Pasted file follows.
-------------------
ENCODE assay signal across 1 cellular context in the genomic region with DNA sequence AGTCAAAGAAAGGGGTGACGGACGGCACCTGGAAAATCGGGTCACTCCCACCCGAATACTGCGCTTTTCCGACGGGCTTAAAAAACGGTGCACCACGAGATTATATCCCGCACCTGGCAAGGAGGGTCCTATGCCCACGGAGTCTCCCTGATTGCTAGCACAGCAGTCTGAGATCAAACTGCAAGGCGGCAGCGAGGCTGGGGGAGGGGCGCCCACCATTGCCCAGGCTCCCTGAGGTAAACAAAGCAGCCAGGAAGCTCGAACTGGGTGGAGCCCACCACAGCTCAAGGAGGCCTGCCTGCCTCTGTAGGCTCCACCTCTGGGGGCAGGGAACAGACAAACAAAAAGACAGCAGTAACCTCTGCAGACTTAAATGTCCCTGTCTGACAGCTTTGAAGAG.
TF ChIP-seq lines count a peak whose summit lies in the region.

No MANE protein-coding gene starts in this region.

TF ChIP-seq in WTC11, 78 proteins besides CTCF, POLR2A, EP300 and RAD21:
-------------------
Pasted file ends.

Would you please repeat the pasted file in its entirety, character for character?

ENCODE assay signal across 1 cellular context in the genomic region with DNA sequence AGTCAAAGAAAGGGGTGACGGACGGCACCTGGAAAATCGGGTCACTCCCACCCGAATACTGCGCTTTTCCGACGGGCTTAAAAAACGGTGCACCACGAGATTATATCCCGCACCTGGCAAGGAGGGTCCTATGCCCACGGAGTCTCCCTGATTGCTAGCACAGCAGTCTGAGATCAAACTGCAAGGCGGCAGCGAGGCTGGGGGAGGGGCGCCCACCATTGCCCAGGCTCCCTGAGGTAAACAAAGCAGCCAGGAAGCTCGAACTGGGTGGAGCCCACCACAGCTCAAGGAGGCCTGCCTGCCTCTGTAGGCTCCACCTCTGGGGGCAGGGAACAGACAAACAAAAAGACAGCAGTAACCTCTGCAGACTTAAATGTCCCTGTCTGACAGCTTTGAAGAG.
TF ChIP-seq lines count a peak whose summit lies in the region.

No MANE protein-coding gene starts in this region.

TF ChIP-seq in WTC11, 78 proteins besides CTCF, POLR2A, EP300 and RAD21: